- We read newspaper online
- We learn skills of livelihood online
- We have stopped meeting friends because of Facebook
- We find jobs online
- We find our life partners on online portals
List is endless..
Oh yeah!!! @Shrinath, consumer behavior DID change and it happened soon enough!!
While I appreciate the arguments, the cases mentioned have solved a problem of ‘access’ more than behavior. The first real online success in India was IRCTC. The convenience it brought was hard to miss. Instead of waiting in queues to buy tickets (people traveling south for vacations from the north often slept overnight to ensure they got tickets when the booking counter opened the next day).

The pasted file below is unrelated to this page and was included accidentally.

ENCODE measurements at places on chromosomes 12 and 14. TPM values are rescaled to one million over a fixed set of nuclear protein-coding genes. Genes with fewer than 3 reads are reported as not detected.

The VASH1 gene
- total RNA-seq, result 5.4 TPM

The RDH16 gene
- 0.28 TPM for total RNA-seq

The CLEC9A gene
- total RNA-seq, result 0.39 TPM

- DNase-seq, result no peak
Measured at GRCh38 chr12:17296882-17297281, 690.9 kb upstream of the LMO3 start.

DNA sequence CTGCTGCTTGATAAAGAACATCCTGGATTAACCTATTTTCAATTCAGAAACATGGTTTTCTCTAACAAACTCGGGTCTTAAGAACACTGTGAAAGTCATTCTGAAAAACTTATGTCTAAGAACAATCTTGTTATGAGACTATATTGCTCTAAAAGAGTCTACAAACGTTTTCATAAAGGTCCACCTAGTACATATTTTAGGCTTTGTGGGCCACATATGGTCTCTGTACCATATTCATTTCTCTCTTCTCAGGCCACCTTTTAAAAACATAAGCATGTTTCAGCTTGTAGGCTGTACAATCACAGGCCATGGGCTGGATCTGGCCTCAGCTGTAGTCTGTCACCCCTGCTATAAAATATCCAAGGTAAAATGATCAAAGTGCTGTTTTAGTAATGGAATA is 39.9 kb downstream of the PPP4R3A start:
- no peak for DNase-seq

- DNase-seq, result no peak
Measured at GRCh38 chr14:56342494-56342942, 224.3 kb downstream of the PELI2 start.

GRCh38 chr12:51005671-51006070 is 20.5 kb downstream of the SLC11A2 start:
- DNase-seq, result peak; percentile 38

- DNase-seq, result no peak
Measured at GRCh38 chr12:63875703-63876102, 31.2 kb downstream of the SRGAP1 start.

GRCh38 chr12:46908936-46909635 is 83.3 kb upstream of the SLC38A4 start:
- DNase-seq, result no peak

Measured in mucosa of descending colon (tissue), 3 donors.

The shift in consumer behavior came in the desire to transact online. People figured that the risk of having their accounts drained maliciously was unfounded, and new behavior in response to convenience emerged.
Online shopping followed the same pattern. It made things easier, people grew comfortable paying online. However, to achieve scale, even online shopping had to evolve a Cash-on-delivery model, keeping in mind that many consumers didn’t have cards, and of those who did, many preferred paying by cash.
In all these cases, websites offered a promise of making things easier, but the sites worked because of the fulfillment network offline. In each case, the companies have a fairly large degree of control about the fulfillment process. Online shopping sites ship the product to you and offer a means of returning stuff if damaged or unsuitable for your purpose. In case of carpooling, the participants determine the experience, not the company. This is a lot more difficult to ensure control over.